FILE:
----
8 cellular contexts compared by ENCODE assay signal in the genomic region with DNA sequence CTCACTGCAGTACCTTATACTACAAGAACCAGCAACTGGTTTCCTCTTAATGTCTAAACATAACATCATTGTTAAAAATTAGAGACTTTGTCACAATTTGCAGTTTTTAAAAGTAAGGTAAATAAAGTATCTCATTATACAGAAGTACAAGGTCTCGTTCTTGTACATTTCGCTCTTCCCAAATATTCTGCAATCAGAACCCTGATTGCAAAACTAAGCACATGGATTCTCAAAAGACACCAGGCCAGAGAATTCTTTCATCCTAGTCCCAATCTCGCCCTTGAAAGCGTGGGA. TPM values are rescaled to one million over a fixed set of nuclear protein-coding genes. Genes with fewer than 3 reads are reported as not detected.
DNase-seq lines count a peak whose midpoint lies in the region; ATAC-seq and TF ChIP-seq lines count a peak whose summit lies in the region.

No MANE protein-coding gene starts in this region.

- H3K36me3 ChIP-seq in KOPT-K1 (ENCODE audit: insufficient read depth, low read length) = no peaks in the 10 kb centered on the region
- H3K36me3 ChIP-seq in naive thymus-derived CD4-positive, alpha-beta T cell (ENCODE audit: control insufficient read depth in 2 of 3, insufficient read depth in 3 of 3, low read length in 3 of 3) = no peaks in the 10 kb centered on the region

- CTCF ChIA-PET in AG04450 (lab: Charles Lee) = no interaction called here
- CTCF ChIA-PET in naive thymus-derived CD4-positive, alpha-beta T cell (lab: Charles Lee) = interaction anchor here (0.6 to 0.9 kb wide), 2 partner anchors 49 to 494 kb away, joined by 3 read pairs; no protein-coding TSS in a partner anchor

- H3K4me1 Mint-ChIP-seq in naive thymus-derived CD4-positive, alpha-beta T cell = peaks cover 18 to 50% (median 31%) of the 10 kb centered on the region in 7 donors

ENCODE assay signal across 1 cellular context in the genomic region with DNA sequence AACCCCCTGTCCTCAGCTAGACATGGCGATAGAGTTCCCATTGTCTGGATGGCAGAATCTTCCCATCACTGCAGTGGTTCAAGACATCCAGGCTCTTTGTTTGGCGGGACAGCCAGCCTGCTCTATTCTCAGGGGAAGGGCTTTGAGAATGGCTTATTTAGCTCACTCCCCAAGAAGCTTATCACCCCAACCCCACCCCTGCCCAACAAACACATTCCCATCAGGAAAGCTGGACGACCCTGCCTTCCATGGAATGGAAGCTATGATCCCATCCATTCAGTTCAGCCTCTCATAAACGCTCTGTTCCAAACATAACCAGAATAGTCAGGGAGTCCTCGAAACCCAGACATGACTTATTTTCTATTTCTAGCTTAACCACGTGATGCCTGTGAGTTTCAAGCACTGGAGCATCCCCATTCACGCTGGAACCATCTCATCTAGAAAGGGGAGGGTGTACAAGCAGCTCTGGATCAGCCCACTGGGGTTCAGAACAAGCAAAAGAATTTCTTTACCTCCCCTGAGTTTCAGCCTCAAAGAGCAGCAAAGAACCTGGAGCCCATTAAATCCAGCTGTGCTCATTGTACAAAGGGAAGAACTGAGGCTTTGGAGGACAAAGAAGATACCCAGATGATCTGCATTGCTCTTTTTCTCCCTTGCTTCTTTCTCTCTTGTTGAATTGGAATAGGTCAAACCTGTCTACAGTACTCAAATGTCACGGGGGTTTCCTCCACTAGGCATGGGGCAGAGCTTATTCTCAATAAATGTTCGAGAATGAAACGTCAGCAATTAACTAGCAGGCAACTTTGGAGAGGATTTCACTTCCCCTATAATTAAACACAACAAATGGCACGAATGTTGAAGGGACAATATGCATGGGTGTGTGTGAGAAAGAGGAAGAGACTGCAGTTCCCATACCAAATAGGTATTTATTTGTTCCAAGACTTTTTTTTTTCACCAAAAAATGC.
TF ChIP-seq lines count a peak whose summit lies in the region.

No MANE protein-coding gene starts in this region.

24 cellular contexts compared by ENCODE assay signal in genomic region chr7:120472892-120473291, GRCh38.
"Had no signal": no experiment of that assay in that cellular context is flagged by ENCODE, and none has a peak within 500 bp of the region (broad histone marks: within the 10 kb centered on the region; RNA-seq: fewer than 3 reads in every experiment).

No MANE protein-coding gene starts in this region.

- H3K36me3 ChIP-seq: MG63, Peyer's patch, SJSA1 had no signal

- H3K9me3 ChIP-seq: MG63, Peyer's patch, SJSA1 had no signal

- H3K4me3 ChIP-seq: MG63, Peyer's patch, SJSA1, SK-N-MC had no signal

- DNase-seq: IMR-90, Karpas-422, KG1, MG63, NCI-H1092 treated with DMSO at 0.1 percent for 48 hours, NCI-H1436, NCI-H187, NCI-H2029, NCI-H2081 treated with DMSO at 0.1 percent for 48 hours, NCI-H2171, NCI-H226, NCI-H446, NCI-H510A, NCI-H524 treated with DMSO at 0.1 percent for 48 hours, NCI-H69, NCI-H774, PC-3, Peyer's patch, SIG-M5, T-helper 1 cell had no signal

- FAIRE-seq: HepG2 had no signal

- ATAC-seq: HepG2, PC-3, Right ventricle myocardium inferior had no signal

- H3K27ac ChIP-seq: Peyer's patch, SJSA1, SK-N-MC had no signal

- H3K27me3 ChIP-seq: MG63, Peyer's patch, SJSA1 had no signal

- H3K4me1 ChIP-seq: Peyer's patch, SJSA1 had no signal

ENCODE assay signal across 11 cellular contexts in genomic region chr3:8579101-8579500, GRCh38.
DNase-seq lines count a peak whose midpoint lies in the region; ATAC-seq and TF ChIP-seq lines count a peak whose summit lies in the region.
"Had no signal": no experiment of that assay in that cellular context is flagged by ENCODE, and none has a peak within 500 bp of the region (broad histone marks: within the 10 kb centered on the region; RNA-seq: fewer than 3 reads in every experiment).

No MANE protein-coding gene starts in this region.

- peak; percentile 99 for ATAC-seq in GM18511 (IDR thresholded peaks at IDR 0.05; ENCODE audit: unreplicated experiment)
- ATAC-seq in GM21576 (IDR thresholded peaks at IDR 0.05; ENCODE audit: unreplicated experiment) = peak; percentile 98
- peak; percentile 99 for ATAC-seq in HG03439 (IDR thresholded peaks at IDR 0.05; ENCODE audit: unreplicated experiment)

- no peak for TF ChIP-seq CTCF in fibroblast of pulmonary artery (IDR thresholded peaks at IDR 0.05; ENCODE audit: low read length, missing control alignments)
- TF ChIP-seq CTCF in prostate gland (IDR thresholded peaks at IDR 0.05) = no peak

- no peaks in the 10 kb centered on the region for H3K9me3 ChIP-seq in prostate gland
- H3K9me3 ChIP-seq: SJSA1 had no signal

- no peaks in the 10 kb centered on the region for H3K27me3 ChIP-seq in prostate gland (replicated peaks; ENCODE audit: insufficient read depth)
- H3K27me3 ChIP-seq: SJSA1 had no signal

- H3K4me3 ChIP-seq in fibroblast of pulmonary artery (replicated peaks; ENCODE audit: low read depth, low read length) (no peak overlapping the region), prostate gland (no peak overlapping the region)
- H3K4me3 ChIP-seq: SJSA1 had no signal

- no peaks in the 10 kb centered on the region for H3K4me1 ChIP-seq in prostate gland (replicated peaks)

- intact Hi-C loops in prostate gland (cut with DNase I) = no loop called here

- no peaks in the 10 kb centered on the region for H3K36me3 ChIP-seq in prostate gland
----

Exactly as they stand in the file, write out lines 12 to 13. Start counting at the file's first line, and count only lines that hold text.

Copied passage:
24 cellular contexts compared by ENCODE assay signal in genomic region chr7:120472892-120473291, GRCh38.
"Had no signal": no experiment of that assay in that cellular context is flagged by ENCODE, and none has a peak within 500 bp of the region (broad histone marks: within the 10 kb centered on the region; RNA-seq: fewer than 3 reads in every experiment).